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What Happens On Hospice Care?

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What Happens during Hospice Care?
By AtHome Healthcare Team

Knowing your loved one is living on borrowed time can be traumatizing. Getting the news that your loved one has been diagnosed with a terminal illness that will take their life in a few months or, if lucky, a few years can be tough to process.

Hospice care has been initiated for all kinds of people because they deserve to spend their last days comfortably and as peacefully as possible. Hospice care, a particular type of health care, focuses on attending to the emotional needs of the patients on the death bed, including pain relief and nursing care.

Hospice care facilities have professionals trained to attend to the needs of the patients. Their main aim is to enhance the quality of life of the ill. The Hospice benefit is a blessing for all the sick and terminally ill people. It is a source of relief in tough times not only for the patient but also for their family.

Let’s further discuss the services, benefits, and criteria of Hospice Care in this read!

What Does it Mean When a Person is Put on Hospice?

When a person is diagnosed with a condition with few possibilities of being cured, it is the right time to put them on hospice. For example, suppose a person with advanced cancer only has a few months to live. In that case, they can be admitted to a hospice care facility. Anyone with a life expectancy of six months or fewer can be put on hospice care.

However, the thought of your loved ones passing away in a few months can be distressing. This may influence your decision to put them on hospice care because it will reflect that you have lost hope and there’s no way out. The patient and their family members should consult with their doctor to determine the right time to begin.

After all, you want your loved ones to spend the time that remains in peace and with the proper care that hospice provides. Once you’ve decided on hospice care, the concerned department will devise a plan to offer you the care your loved one needs. A routine check-up will be performed, and one of the members will be in contact through call.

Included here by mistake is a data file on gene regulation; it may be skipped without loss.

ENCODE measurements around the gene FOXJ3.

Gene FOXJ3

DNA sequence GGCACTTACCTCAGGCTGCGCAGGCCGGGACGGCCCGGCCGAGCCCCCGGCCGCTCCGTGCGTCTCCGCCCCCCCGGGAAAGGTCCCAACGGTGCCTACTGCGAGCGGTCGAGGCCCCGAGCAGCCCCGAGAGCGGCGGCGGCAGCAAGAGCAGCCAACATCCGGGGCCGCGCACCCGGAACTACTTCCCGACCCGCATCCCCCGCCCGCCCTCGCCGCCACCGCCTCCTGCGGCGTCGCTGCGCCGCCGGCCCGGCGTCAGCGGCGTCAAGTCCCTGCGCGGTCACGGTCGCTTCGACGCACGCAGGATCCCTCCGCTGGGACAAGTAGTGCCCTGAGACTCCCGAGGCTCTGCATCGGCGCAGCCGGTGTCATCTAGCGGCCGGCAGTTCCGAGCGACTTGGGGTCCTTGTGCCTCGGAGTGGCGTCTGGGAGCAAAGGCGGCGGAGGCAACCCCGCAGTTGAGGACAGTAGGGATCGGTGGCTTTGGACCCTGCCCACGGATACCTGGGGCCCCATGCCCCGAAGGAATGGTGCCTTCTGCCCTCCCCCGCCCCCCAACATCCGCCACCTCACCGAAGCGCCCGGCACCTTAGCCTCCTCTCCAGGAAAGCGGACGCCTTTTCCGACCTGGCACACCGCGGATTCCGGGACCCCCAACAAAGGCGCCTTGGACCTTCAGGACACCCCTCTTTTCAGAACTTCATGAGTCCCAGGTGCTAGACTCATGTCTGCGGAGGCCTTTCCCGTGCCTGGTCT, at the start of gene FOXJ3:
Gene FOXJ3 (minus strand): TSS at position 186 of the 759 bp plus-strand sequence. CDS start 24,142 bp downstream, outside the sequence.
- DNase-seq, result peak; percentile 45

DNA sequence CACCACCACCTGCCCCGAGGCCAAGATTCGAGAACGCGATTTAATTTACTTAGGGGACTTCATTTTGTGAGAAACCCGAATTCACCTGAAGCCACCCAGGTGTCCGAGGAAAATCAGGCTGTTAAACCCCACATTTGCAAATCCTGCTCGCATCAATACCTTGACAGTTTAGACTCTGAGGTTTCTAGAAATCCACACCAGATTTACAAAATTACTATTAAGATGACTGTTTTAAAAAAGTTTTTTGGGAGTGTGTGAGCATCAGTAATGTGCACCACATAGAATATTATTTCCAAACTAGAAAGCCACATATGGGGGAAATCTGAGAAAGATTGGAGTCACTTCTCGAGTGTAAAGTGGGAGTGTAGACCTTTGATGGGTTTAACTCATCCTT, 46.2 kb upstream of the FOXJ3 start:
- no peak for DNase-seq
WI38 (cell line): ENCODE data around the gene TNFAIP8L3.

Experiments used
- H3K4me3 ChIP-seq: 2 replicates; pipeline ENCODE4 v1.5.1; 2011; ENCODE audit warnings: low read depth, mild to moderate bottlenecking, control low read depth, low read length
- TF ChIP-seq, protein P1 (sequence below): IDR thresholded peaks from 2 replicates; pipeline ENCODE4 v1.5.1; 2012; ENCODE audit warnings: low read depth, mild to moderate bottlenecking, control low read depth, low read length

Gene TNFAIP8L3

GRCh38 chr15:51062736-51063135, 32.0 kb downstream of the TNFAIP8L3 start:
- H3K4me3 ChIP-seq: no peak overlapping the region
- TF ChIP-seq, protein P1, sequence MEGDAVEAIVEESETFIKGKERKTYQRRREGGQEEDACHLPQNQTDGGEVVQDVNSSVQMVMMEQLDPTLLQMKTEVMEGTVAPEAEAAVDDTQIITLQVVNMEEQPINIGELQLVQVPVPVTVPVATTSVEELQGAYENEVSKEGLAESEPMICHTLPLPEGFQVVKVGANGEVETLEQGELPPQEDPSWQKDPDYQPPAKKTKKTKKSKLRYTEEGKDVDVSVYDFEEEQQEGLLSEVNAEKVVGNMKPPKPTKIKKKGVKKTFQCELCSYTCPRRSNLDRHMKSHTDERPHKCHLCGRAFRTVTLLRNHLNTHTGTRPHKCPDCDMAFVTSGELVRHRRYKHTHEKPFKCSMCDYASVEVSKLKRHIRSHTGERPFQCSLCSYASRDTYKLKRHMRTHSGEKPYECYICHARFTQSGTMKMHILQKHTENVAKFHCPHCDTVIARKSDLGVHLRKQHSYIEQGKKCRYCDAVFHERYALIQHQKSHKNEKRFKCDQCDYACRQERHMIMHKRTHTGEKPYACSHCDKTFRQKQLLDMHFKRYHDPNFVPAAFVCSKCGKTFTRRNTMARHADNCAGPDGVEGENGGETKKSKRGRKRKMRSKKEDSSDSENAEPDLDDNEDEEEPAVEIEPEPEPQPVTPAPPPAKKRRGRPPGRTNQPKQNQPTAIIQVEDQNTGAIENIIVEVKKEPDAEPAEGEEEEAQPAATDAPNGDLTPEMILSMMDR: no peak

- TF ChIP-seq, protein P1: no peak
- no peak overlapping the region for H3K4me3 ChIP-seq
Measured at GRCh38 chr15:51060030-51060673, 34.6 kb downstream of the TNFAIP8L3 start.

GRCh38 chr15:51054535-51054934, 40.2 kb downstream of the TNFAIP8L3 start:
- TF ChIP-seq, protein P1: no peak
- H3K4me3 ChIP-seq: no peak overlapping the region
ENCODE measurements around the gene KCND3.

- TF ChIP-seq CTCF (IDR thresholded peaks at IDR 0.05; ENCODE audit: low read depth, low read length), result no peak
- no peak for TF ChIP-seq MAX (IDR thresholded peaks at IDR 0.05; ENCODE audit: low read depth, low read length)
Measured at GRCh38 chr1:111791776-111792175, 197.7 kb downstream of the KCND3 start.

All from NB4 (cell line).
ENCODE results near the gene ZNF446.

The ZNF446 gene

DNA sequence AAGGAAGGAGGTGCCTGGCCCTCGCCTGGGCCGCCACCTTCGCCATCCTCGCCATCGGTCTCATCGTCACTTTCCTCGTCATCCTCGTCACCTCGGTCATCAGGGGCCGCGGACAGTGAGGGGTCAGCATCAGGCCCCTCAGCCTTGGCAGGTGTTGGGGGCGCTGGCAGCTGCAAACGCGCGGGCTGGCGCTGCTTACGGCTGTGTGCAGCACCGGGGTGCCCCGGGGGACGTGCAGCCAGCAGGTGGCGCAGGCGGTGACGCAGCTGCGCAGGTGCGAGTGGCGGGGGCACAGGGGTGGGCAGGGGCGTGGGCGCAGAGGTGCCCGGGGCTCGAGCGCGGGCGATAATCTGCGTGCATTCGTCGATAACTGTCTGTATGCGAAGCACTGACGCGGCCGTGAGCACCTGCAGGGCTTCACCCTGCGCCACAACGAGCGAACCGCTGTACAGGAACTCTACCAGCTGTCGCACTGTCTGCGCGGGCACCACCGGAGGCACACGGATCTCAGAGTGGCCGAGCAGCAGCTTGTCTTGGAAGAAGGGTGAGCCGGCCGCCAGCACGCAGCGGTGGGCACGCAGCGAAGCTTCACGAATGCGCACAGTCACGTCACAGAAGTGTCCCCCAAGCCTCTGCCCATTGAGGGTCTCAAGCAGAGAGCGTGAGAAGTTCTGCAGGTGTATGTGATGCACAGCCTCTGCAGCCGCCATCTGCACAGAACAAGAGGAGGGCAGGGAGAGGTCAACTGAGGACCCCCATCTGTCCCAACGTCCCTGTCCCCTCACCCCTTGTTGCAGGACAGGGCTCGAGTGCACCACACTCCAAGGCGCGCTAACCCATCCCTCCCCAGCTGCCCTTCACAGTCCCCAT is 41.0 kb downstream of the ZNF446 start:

The team includes the doctor and nurses who will help your loved one clean, change clothes, and bathe. Physical therapy, medical equipment, and meditation are other services they offer.

Does Hospice Care Mean Death?

People who qualify for Hospice care have already been diagnosed with some incurable disease. The hospice has no resources for treating the patients’ illnesses; instead, the care helps relieve the patients’ pain. The main aim of Hospice care is to treat the symptoms and provide comfort to the patient.

People opting for Hospice care get a chance to redefine the term hope. Hospice gives people the time to mend their relationships. Many people return to God and hope to do the right things one last time. 

So, hospice is not about giving up on living. Instead, it is about living life to the fullest during the last few days or months. Even though the people qualified for hospice have less than six months, hospice is not to remind them about that. Instead, Hospice care helps divert their minds and help them focus on meaningful things that could comfort them. Hospice is all about enhancing the quality of life.

What Kind of Illnesses Do Patients in a Hospice Have?

Hospice is a place for people with incurable diseases. It’s where terminally ill people are taken care of in their last stages of life. They are provided with physical, emotional, and spiritual support. However, there’s a misconception that only end-stage cancer patients can be enrolled in hospice. That’s incorrect.